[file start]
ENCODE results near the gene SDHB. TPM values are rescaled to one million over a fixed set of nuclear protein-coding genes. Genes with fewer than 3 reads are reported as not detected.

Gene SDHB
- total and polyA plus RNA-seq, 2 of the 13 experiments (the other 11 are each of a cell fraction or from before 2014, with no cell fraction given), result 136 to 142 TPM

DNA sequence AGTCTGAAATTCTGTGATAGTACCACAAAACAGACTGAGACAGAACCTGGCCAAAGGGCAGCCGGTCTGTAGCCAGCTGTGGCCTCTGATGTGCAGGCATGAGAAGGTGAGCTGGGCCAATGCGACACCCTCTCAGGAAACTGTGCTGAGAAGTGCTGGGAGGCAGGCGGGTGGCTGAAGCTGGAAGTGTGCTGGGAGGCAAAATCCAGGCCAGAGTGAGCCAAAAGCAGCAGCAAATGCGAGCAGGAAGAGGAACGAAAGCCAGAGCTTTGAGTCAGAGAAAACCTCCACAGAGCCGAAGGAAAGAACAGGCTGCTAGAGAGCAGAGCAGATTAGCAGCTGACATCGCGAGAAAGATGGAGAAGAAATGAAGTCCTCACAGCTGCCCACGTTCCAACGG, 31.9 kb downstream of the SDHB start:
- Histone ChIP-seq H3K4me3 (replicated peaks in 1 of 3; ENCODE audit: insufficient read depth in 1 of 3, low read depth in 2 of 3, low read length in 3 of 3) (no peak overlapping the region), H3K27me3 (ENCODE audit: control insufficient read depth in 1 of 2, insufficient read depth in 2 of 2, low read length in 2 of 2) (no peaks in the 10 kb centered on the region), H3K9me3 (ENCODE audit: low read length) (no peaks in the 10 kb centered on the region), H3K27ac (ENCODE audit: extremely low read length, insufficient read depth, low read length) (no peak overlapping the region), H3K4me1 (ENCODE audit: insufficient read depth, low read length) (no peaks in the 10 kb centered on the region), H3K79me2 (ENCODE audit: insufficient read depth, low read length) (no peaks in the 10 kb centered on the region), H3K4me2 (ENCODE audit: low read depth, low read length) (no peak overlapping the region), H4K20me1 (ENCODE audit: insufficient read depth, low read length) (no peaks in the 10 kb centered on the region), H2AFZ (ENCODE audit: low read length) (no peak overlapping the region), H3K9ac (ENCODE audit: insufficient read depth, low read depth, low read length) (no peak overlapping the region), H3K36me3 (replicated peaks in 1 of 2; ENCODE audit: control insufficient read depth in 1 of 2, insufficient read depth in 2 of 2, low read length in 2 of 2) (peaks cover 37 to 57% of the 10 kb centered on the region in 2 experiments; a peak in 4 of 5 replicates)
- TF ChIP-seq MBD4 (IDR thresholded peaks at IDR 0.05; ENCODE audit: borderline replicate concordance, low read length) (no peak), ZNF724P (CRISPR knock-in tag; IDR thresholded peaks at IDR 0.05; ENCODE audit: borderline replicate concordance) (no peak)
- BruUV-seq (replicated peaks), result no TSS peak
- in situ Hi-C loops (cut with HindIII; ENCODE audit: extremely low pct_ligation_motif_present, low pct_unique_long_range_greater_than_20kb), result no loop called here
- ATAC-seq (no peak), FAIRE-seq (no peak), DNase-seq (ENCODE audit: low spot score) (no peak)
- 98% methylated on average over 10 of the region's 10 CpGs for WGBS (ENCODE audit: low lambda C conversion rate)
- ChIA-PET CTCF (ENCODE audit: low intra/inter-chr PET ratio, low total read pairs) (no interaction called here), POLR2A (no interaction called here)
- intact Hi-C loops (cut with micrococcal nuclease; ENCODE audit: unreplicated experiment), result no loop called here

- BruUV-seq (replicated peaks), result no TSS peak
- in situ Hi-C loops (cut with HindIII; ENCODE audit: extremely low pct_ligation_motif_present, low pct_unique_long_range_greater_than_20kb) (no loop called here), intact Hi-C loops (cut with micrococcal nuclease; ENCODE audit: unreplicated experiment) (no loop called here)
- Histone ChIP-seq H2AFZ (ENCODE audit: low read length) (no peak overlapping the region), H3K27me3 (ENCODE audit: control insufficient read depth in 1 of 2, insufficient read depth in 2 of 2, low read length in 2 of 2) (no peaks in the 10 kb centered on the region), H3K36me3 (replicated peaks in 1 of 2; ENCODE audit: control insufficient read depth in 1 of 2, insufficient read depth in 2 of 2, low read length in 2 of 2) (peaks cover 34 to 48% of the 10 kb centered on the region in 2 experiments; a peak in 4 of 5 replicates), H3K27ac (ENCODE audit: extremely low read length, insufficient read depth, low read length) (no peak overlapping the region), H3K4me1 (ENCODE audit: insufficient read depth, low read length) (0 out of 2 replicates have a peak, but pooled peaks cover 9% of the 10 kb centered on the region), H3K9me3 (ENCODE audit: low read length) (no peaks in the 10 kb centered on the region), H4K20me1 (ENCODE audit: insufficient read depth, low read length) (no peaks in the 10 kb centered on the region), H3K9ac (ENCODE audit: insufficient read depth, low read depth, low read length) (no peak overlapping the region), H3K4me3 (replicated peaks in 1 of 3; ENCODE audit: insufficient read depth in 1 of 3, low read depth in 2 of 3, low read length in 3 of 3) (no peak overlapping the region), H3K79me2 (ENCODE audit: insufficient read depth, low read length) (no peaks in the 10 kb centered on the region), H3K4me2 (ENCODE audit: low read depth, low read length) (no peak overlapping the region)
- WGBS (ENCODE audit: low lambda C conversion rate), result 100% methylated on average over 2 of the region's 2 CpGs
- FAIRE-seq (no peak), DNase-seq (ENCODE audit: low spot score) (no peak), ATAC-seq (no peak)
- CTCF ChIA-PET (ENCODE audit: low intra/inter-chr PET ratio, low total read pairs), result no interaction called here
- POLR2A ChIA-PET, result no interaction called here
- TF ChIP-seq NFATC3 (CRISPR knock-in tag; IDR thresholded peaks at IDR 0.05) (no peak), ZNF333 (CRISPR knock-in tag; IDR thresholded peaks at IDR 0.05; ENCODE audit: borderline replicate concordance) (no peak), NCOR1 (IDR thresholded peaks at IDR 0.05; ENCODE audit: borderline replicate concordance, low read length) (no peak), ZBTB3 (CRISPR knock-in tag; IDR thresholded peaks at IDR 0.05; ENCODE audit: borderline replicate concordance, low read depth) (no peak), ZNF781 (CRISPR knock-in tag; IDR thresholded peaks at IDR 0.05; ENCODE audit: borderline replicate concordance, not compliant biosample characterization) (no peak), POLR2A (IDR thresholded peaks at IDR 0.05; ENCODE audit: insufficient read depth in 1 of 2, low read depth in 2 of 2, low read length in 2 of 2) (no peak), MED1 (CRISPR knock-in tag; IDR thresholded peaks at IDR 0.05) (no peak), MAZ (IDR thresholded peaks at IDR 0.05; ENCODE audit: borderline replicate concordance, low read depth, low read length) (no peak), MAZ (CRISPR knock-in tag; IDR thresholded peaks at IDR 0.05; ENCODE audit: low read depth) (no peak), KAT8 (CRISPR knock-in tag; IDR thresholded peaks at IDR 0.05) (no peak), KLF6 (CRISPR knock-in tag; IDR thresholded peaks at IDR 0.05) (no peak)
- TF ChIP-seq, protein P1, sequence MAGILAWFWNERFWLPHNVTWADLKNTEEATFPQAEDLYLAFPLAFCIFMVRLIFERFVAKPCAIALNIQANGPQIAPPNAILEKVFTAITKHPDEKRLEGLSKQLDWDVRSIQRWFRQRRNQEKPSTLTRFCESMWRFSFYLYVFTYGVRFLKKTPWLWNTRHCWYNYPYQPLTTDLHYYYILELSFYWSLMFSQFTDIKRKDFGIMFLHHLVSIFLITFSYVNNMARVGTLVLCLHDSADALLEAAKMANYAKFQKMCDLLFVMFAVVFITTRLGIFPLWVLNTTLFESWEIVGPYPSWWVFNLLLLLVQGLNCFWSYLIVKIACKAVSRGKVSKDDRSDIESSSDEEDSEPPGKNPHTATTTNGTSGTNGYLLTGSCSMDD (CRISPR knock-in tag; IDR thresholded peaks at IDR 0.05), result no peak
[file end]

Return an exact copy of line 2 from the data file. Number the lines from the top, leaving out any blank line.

Gene SDHB